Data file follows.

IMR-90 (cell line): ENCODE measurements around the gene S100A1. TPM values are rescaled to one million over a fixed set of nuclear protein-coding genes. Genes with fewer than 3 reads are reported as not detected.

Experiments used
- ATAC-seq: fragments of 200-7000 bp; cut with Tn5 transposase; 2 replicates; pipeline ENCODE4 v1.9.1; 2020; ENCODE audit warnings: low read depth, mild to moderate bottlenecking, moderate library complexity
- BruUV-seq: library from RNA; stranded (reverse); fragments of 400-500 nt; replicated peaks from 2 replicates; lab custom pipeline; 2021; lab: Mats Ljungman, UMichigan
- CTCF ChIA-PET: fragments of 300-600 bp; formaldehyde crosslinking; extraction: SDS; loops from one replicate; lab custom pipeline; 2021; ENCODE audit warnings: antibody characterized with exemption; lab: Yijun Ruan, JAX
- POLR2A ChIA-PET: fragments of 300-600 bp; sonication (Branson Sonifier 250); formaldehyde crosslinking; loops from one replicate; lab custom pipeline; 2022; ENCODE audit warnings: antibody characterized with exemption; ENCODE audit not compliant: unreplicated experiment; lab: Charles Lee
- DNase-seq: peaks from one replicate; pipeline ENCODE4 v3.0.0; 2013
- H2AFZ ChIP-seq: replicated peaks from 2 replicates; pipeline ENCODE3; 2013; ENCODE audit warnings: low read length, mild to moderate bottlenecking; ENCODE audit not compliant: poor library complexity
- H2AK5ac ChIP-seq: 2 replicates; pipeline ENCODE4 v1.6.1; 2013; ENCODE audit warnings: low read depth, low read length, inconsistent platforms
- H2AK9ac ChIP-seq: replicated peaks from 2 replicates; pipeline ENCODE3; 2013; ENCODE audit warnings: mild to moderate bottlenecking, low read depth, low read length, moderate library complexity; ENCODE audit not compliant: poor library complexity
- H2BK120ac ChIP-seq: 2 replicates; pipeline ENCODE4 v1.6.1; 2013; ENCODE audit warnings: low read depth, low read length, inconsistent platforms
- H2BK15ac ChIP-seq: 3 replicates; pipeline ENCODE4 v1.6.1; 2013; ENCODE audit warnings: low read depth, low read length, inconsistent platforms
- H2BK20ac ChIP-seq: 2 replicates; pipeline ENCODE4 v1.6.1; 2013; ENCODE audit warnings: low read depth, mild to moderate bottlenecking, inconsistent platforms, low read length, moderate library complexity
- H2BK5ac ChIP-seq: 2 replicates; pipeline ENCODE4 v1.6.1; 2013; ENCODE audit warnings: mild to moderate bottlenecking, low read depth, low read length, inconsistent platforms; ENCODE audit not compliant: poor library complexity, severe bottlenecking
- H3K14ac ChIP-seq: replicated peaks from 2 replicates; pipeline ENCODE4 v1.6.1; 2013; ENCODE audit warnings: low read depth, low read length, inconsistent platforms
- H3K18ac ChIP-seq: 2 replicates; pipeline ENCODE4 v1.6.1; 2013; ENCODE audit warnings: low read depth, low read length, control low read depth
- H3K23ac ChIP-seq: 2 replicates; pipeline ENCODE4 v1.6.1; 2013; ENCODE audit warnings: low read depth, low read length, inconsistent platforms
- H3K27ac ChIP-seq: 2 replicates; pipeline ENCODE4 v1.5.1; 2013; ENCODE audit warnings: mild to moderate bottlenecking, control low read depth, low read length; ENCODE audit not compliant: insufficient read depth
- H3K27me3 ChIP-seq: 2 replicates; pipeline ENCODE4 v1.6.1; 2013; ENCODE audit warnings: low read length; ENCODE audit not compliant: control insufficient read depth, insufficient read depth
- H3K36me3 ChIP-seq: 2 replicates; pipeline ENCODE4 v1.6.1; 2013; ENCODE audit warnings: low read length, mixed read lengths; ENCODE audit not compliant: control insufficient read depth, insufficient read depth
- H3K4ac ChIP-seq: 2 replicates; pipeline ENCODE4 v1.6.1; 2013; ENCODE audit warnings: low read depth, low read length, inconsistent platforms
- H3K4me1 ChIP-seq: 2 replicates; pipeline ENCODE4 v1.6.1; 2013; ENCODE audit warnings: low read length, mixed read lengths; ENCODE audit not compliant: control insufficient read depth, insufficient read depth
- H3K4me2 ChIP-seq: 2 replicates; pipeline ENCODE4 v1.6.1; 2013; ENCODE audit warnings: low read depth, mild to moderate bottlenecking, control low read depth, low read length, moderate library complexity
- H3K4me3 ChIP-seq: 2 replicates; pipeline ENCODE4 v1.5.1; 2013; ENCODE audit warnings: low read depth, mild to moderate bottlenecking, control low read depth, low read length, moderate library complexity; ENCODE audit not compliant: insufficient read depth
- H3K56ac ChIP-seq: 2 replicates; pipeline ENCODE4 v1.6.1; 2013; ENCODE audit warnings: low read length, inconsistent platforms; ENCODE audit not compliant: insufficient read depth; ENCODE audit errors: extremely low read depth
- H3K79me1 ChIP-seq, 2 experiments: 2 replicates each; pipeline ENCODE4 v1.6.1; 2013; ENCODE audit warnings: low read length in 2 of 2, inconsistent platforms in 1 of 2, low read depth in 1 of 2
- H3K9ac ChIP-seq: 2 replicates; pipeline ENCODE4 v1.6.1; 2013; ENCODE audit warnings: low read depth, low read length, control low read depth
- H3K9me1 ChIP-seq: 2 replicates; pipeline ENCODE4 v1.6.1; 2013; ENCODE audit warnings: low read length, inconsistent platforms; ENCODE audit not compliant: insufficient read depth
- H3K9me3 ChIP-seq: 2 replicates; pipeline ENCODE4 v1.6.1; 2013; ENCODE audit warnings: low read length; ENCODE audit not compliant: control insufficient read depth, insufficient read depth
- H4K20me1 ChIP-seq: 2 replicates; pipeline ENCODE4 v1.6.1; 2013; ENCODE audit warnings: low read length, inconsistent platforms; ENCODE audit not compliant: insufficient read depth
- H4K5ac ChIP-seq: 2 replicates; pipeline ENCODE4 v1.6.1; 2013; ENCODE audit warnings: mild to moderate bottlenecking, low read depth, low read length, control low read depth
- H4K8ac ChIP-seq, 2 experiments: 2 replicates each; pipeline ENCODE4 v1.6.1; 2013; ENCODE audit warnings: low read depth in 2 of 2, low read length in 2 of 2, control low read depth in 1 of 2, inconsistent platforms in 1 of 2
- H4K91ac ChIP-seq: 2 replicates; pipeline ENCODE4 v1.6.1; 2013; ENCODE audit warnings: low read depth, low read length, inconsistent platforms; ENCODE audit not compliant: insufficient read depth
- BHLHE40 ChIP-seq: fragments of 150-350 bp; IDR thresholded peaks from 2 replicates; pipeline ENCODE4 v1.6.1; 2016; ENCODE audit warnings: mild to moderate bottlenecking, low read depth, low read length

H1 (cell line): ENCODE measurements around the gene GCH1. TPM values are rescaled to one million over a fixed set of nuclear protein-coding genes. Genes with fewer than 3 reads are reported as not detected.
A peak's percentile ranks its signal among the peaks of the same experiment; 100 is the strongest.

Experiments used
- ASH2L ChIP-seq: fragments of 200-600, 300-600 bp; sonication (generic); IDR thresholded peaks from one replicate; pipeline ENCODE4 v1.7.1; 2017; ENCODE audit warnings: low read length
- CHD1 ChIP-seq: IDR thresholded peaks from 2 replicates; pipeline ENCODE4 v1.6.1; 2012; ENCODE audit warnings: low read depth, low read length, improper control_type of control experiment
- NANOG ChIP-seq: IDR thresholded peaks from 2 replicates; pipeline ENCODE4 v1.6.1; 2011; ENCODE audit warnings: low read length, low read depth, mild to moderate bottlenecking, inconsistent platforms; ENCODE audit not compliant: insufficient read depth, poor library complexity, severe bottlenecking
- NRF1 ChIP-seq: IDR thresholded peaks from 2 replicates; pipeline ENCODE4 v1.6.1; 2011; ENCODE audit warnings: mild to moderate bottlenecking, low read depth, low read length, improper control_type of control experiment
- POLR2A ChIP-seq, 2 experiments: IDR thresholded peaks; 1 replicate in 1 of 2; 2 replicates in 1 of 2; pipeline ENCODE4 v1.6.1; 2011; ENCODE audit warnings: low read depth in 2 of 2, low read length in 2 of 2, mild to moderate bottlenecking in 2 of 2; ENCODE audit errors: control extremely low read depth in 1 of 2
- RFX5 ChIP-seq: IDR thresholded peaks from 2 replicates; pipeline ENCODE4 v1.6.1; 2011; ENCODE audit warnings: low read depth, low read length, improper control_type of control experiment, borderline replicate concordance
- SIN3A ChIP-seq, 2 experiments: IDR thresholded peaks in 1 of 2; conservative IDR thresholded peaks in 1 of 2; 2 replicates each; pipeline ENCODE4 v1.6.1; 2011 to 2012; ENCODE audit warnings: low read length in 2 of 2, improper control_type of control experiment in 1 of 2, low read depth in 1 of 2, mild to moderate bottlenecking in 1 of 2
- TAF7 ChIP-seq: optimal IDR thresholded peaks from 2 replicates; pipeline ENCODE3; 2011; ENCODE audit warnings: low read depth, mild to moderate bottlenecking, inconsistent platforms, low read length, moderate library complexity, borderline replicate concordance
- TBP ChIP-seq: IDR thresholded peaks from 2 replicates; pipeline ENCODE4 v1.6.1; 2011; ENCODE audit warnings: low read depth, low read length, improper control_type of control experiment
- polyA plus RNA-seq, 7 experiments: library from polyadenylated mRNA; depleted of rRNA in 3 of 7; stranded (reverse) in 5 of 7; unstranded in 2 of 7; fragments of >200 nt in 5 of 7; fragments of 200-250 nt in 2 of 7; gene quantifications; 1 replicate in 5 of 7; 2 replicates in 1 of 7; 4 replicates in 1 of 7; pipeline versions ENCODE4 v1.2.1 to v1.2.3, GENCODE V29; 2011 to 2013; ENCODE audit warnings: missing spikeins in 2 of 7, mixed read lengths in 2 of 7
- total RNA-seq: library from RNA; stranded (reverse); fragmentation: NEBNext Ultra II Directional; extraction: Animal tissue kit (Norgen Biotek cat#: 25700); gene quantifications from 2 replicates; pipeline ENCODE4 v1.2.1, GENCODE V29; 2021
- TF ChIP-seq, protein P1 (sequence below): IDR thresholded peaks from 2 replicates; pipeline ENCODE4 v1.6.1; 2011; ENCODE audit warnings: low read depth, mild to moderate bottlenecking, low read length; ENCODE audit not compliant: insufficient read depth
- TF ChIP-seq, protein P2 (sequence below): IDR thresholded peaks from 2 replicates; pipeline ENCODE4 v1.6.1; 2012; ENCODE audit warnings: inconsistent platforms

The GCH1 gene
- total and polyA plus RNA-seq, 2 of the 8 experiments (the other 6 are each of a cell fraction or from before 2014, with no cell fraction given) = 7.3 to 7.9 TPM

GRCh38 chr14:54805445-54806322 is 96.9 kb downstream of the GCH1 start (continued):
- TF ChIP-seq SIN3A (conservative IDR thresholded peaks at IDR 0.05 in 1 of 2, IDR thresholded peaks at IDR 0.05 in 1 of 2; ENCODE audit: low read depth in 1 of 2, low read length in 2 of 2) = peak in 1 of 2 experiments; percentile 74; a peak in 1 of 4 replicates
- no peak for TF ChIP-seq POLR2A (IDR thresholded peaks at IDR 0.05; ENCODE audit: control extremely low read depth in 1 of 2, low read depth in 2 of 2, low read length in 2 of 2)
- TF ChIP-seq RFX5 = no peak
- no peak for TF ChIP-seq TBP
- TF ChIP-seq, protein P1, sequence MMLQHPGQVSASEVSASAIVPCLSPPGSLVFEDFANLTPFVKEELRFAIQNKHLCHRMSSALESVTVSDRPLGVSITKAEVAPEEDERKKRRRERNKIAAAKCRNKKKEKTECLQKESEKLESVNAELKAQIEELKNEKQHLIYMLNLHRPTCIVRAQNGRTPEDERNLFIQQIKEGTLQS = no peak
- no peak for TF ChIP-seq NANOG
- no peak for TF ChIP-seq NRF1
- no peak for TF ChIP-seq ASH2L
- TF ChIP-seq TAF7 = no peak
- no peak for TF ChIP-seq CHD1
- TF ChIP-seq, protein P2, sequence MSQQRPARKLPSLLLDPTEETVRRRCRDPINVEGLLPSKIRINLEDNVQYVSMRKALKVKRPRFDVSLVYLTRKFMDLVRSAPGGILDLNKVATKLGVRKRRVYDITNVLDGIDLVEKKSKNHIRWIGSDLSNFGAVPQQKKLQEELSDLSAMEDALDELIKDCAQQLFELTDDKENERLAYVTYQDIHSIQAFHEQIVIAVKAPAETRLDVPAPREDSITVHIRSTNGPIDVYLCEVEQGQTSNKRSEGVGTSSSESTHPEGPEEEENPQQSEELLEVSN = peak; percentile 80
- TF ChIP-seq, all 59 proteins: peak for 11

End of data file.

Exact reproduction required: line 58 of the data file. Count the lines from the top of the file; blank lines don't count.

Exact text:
- TF ChIP-seq, protein P1, sequence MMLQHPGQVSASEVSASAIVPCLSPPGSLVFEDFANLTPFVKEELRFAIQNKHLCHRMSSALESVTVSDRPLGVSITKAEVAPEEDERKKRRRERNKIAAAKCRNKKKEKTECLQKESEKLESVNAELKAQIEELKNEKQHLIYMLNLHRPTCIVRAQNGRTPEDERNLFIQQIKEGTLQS = no peak